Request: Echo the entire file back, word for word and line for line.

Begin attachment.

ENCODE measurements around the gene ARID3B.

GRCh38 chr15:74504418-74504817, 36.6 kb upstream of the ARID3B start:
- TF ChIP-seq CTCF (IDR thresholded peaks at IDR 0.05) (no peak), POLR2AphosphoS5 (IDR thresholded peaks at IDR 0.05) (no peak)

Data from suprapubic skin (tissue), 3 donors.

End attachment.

ENCODE measurements around the gene ARID3B.

GRCh38 chr15:74504418-74504817, 36.6 kb upstream of the ARID3B start:
- TF ChIP-seq CTCF (IDR thresholded peaks at IDR 0.05) (no peak), POLR2AphosphoS5 (IDR thresholded peaks at IDR 0.05) (no peak)

Data from suprapubic skin (tissue), 3 donors.